The biggest mistakes golfers make when buying used clubs, and how to prevent them

used golf clubs how to shop

Used clubs can help save you money.


With the end of the golf season quickly approaching, there is no better time to start looking for new equipment, or at least new equipment to you. Yes, we’re talking about used clubs.

Used golf clubs offer a ton of value, and depending on how far back you go in terms of golf club generations you can pay as little as 25% of the original cost for a modern golf club with most of the technology you’re going to find in new equipment. But, just because a deal sounds good doesn’t mean that it’s right for you, so here are the top 5 used-club buying mistakes and how to prevent them.

Know your specs

Iron bending lie loft bend
Iron lie and loft machine Ryan Barath

If not mentioned online in the description or when talking to someone in person the key club specs you should ask about are: length, lie angle, and shaft flex.

If you are new to golf or just not sure what specs you are looking for, take the time to talk to a PGA professional or club-fitting expert to help give you a baseline for what you need — even if that means standard, off-the-rack clubs. The closer your clubs are to the ideal fit, the more fun you are going to have on the course.

Check for component issues

Key components of the clubs you are buying can tell you a lot about them.

Used srixon golf club ferrule irons
Even as an older club – this ferrule tells me the club was assembled properly Ryan Barath

Ferrules: The small plastic pieces that sit between where the shaft meets the club head are only cosmetic but if a set has one or two that don’t match, it’s a sign that those clubs have been repaired at some point. If this is the case you need to ask for some extra clarification, and potentially the club’s history if available.

Shafts: For steel-shafted clubs, it’s simple — if they’re bent or show visible signs of rust, say no thanks. For graphite shafted clubs check for any excessive paint wear or cracks around the area where the shaft goes into the head — if this high-stress area of the club shows any cracks it means there is damage and the chance of breakage is high.

Last but not least, when buying an iron set, make sure the shafts match for brand and flex.

Get a grips

golf pride grip options
Always be sure to check the grips Ryan Barath

Grips deserve their own section, and when buying used, if the grips are in acceptable condition or just need a good cleaning, you’re in luck. 

For any older clubs going back multiple generations, you should be prepared to re-grip them, so factor that cost into your used-club budget. Here’s the kicker, though: new grips, even on older clubs, will make those clubs feel like new and uniquely yours. Plus used clubs with new grips still cost way less than a brand new set.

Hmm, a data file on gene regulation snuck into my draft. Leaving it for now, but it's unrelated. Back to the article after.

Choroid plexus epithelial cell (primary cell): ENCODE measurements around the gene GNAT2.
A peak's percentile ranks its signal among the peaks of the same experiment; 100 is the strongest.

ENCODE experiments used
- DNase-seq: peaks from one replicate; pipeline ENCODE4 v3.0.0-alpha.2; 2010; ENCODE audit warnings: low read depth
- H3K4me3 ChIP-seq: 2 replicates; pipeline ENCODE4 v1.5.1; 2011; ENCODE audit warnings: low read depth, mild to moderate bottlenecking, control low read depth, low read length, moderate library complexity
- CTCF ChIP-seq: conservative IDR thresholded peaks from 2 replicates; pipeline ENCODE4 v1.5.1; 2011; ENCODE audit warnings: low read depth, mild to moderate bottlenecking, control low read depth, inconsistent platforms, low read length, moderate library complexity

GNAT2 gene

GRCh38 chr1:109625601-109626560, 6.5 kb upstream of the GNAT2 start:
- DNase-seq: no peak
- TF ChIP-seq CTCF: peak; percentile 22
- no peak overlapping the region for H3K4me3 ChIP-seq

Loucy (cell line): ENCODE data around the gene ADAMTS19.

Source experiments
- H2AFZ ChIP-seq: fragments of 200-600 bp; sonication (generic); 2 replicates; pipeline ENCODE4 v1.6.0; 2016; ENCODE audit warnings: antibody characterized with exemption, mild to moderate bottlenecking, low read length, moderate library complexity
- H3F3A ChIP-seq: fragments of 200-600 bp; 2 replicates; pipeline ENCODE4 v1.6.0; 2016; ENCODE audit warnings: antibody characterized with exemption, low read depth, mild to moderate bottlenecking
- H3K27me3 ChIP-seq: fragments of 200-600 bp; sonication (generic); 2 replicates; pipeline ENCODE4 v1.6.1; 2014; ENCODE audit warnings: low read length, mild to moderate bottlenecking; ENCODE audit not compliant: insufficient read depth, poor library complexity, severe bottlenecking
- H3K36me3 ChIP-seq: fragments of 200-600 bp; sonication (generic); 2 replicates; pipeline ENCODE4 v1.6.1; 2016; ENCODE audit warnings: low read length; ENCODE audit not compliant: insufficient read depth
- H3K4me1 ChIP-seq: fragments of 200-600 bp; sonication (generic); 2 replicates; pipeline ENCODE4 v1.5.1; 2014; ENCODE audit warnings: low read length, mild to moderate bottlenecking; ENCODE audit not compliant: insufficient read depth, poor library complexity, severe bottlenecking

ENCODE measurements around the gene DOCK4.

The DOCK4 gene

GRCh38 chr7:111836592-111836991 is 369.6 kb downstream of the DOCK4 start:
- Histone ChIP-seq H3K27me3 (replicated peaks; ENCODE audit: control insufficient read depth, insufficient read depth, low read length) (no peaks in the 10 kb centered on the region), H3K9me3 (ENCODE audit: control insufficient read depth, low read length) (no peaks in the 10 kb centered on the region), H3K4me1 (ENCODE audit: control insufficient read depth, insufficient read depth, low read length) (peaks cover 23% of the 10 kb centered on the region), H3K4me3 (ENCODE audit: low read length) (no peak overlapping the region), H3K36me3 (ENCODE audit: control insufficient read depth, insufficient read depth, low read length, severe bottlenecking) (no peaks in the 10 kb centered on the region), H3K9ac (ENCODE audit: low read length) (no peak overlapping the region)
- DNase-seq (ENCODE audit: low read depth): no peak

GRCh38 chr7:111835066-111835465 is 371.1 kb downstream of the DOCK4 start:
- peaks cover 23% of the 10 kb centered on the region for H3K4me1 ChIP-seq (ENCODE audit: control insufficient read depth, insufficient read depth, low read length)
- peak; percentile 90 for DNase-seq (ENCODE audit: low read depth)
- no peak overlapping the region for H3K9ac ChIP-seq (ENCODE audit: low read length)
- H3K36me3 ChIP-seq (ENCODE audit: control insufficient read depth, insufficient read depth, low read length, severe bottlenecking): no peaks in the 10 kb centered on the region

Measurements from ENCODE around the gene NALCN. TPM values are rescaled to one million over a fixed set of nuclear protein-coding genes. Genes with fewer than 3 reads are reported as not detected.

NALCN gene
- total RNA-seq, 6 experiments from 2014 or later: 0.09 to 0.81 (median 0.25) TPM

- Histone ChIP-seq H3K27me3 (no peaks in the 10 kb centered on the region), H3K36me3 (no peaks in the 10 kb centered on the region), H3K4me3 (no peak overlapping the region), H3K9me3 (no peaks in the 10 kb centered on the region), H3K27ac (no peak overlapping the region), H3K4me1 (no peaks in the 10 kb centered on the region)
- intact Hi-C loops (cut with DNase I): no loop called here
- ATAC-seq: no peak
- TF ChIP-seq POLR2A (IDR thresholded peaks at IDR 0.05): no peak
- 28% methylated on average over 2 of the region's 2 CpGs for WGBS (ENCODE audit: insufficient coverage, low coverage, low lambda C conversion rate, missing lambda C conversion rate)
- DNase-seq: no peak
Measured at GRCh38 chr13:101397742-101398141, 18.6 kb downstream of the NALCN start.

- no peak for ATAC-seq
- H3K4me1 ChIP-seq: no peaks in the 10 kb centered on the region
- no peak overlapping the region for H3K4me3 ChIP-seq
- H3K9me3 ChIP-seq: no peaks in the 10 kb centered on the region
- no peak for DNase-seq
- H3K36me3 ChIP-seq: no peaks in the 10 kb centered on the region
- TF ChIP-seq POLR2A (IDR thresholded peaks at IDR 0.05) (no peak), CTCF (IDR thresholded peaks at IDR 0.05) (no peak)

If you need help selecting a grip be sure to check out our ultimate grip guide for tips on selecting the style, shape, and size that’s best for you.

Buy adjustable whenever possible

Adjustable hosel sleeve driver
Adjustable hosel on a Titleist driver Ryan Barath

If you’re not going to get custom fit — we understand it can be prohibitive when buying used clubs depending on your budget— at least buy clubs that offer adjustability. That means drivers, fairway woods, and hybrids.

Modern adjustable clubs offer one of the fastest and easiest ways to get you dialed into some extra distance and straighter shots. The best part is that every OEM offers an online guide on how to adjust their clubs so you don’t need an engineering degree to do it yourself — just a few moments and a torque wrench.

Buy from reputable sellers

This one is really simple — if you want to avoid buying fake or counterfeit clubs, buy from trusted sources. Whether it’s online or a local retailer, reputable sellers always take the time to confirm the authenticity of clubs before taking them in and can help remove one of the biggest issues from buying used, especially from less experienced golfers.

Want to overhaul your bag and find your perfect fit? Find a True Spec Golf fitting studio location near you.

Ryan Barath Editor

Ryan Barath is GOLF Magazine and’s senior editor for equipment. He has an extensive club-fitting and -building background with more than 20 years of experience working with golfers of all skill levels, including PGA Tour players. Before joining the staff, he was the lead content strategist for Tour Experience Golf, in Toronto, Canada.